A publicly funded exhibition is encouraging people to deface the Bible in the name of art — and visitors have responded with abuse and obscenity.
The show includes a video of a woman ripping pages from the Bible and stuffing them into her bra, knickers and mouth.
The open Bible is a central part of Made in God’s Image, an exhibition at the Gallery of Modern Art (Goma) in Glasgow. By the book is a container of pens and a notice saying: “If you feel you have been excluded from the Bible, please write your way back into it.”
The exhibit, Untitled 2009, was proposed by the Metropolitan Community Church, which said that the idea was to reclaim the Bible as a sacred text. But to the horror of many Christians, including the community church, visitors have daubed its pages with comments such as “This is all sexist pish, so disregard it all.” A contributor wrote on the first page of Genesis: “I am Bi, Female & Proud. I want no god who is disappointed in this."
The exhibition has been created by the artists Anthony Schrag and David Malone, in association with organisations representing gay Christians and Muslims. Mr Schrag, the gallery’s artist in residence, said that he did not believe in God, but that his research for the £7,000 show had underlined his respect for people of faith.
The community church, which celebrates “racial, cultural, linguistic, sexual, gender and theological diversity”, had suggested the “interactive” Bible and pens and Mr Schrag, 34, said he had been intrigued.
“Any offensive things that have been written are not the point of the work,” he said. “It was an open gesture. Are those who say they are upset offended by the things that people write, or just by the very notion that someone should write on a Bible?”
The artist, a Canadian who took a master’s degree at Glasgow School of Art, said that human rights were at the centre of the show. “If we are to open up the Bible for discussion, surely we have to invite people to speak out,” he said. “Art allows us to discuss difficult things, and Goma allows difficult discussions to take place — that is why Glasgow is at the cutting edge of contemporary art.”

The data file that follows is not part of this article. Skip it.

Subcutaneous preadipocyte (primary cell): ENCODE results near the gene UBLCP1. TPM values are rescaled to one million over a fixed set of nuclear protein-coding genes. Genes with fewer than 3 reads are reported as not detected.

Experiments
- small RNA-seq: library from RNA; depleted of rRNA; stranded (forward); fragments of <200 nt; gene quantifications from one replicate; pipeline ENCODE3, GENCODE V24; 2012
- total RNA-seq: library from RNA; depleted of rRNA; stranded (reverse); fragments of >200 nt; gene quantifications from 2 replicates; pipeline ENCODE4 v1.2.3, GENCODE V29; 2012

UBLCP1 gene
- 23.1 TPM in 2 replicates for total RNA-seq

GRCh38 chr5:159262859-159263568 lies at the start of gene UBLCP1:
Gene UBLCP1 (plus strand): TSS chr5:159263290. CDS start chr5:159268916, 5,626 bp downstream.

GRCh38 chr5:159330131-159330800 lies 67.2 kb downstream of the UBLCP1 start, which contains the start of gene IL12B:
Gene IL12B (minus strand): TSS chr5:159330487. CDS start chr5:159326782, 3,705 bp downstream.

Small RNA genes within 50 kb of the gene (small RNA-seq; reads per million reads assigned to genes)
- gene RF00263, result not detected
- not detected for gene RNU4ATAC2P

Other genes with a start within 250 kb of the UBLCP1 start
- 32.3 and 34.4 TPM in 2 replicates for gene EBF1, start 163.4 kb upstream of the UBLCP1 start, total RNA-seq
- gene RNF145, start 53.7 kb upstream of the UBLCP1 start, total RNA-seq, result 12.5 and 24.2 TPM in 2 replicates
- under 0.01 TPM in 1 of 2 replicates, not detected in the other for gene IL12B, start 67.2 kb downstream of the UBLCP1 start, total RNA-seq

Jane Clarke, a minister of the community church, said she regretted the insults that had appeared. “The Bible should never be used like that. It was our intention to reclaim it as a sacred text,” she said. While the exhibition’s supporters insist that the exhibit promotes “inclusivity” and should break down barriers between orthodox religion and gay and transgendered people, most contributors have paid scant regard to matters of sexuality.
One writer has altered the first line of the Old Testament from “In the beginning God created Heaven and Earth” to “In the beginning, God (me) I created religion.” Another has written “The Gospel According to Luke Skywalker”. The main sentiment, however, is rage at Christianity. “F*** the Bible”, one message says.
A video by Roxanne Claxton forms a second element in the exhibition. It shows a young woman ripping pages out of the Bible and stuffing them in her knickers and bra, and in her mouth. The film showed “the word as power”, Mr Schrag said. “Roxanne gave a performance where she ate a Bible and it became part of her.”
Made in God’s Image is part of a series of exhibitions focusing on human rights organised by Culture and Sport Glasgow, part of the city council. The division’s chief executive is Dr Bridget McConnell, wife of the former Labour First Minister Jack McConnell.
Church officials (from different groups--the Kirk, Catholic Church, etc.) have, of course, condemned the exhibit.